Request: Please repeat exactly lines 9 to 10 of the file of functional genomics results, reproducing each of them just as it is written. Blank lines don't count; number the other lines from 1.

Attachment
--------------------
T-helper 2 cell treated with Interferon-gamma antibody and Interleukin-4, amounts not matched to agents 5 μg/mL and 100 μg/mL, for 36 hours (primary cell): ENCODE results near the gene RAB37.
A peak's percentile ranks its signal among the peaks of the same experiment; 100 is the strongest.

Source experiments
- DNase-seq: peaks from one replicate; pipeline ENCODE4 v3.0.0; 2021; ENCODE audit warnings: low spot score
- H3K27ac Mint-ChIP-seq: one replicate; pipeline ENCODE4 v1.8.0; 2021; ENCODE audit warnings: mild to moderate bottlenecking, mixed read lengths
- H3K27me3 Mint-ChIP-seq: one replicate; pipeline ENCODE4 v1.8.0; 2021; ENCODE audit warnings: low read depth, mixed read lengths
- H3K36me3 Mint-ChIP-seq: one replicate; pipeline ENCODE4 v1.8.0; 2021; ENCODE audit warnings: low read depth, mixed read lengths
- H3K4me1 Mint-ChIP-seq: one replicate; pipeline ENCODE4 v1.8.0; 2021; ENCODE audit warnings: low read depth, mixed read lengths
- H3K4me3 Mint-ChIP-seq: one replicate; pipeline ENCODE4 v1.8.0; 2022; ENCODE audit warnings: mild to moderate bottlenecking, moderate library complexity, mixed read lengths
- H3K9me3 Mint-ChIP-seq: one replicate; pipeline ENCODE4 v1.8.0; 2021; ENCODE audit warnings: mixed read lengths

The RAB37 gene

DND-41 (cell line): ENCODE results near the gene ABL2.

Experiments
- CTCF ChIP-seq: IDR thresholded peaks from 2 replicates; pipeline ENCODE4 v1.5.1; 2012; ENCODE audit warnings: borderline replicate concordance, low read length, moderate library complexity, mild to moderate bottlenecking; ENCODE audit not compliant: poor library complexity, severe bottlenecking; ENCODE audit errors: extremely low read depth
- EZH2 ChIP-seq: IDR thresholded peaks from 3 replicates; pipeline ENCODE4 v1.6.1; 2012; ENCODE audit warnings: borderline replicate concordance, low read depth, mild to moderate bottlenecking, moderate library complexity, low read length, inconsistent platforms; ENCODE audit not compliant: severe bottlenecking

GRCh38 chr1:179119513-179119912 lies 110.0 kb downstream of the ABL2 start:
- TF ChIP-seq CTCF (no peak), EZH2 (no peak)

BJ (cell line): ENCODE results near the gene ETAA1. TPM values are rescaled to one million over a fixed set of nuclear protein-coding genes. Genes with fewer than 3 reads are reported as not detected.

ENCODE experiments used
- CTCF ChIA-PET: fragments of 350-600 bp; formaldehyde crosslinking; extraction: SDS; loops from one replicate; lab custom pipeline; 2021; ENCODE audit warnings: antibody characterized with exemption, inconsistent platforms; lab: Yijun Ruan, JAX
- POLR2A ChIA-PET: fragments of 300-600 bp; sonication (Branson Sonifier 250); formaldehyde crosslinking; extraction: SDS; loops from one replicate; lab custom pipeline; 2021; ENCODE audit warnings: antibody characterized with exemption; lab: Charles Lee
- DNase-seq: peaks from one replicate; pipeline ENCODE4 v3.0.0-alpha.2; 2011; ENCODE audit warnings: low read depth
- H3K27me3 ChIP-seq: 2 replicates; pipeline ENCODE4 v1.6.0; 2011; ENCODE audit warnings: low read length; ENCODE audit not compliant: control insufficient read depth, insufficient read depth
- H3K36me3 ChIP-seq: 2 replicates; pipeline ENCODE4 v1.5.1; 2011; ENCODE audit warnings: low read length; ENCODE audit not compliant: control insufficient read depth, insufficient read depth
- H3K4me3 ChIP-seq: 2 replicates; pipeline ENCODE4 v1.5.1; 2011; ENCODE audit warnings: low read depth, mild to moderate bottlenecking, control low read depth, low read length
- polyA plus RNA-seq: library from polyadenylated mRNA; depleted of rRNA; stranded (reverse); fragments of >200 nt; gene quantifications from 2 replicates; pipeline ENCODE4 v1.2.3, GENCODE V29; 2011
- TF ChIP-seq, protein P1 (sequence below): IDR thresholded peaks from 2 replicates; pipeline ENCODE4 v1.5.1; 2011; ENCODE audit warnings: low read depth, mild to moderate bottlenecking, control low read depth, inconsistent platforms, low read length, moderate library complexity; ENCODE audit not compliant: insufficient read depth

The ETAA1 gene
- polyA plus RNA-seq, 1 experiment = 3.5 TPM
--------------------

- H3K4me3 Mint-ChIP-seq: one replicate; pipeline ENCODE4 v1.8.0; 2022; ENCODE audit warnings: mild to moderate bottlenecking, moderate library complexity, mixed read lengths
- H3K9me3 Mint-ChIP-seq: one replicate; pipeline ENCODE4 v1.8.0; 2021; ENCODE audit warnings: mixed read lengths